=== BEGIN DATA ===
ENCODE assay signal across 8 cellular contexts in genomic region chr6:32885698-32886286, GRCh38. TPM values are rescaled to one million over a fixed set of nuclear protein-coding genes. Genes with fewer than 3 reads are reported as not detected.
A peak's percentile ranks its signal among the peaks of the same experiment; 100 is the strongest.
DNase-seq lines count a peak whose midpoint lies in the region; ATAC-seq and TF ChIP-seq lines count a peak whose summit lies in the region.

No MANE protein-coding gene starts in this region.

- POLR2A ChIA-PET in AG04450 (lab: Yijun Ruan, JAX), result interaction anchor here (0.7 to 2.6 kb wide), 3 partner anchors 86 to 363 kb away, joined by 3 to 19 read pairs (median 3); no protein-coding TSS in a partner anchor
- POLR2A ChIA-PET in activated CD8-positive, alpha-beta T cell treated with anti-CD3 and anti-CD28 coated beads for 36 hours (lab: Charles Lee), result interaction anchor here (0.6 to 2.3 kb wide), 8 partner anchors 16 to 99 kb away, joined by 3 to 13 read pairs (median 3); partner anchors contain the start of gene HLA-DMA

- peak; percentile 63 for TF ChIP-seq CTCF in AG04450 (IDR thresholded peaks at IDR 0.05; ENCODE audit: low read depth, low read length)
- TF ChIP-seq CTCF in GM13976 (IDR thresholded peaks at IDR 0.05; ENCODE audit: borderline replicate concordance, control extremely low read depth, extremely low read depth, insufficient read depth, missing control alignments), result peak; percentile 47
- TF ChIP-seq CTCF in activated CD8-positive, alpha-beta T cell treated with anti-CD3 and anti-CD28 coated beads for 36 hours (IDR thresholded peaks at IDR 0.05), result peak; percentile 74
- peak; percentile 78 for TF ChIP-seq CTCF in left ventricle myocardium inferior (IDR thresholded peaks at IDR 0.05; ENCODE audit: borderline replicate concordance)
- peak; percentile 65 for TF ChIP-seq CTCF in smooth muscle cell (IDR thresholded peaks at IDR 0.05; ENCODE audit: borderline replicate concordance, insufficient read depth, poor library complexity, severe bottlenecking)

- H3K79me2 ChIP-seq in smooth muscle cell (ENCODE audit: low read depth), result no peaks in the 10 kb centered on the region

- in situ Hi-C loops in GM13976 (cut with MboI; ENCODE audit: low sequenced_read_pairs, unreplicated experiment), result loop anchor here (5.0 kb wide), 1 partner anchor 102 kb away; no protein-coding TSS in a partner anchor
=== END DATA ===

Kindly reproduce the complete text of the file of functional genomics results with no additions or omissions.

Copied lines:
ENCODE assay signal across 8 cellular contexts in genomic region chr6:32885698-32886286, GRCh38. TPM values are rescaled to one million over a fixed set of nuclear protein-coding genes. Genes with fewer than 3 reads are reported as not detected.
A peak's percentile ranks its signal among the peaks of the same experiment; 100 is the strongest.
DNase-seq lines count a peak whose midpoint lies in the region; ATAC-seq and TF ChIP-seq lines count a peak whose summit lies in the region.

No MANE protein-coding gene starts in this region.

- POLR2A ChIA-PET in AG04450 (lab: Yijun Ruan, JAX), result interaction anchor here (0.7 to 2.6 kb wide), 3 partner anchors 86 to 363 kb away, joined by 3 to 19 read pairs (median 3); no protein-coding TSS in a partner anchor
- POLR2A ChIA-PET in activated CD8-positive, alpha-beta T cell treated with anti-CD3 and anti-CD28 coated beads for 36 hours (lab: Charles Lee), result interaction anchor here (0.6 to 2.3 kb wide), 8 partner anchors 16 to 99 kb away, joined by 3 to 13 read pairs (median 3); partner anchors contain the start of gene HLA-DMA

- peak; percentile 63 for TF ChIP-seq CTCF in AG04450 (IDR thresholded peaks at IDR 0.05; ENCODE audit: low read depth, low read length)
- TF ChIP-seq CTCF in GM13976 (IDR thresholded peaks at IDR 0.05; ENCODE audit: borderline replicate concordance, control extremely low read depth, extremely low read depth, insufficient read depth, missing control alignments), result peak; percentile 47
- TF ChIP-seq CTCF in activated CD8-positive, alpha-beta T cell treated with anti-CD3 and anti-CD28 coated beads for 36 hours (IDR thresholded peaks at IDR 0.05), result peak; percentile 74
- peak; percentile 78 for TF ChIP-seq CTCF in left ventricle myocardium inferior (IDR thresholded peaks at IDR 0.05; ENCODE audit: borderline replicate concordance)
- peak; percentile 65 for TF ChIP-seq CTCF in smooth muscle cell (IDR thresholded peaks at IDR 0.05; ENCODE audit: borderline replicate concordance, insufficient read depth, poor library complexity, severe bottlenecking)

- H3K79me2 ChIP-seq in smooth muscle cell (ENCODE audit: low read depth), result no peaks in the 10 kb centered on the region

- in situ Hi-C loops in GM13976 (cut with MboI; ENCODE audit: low sequenced_read_pairs, unreplicated experiment), result loop anchor here (5.0 kb wide), 1 partner anchor 102 kb away; no protein-coding TSS in a partner anchor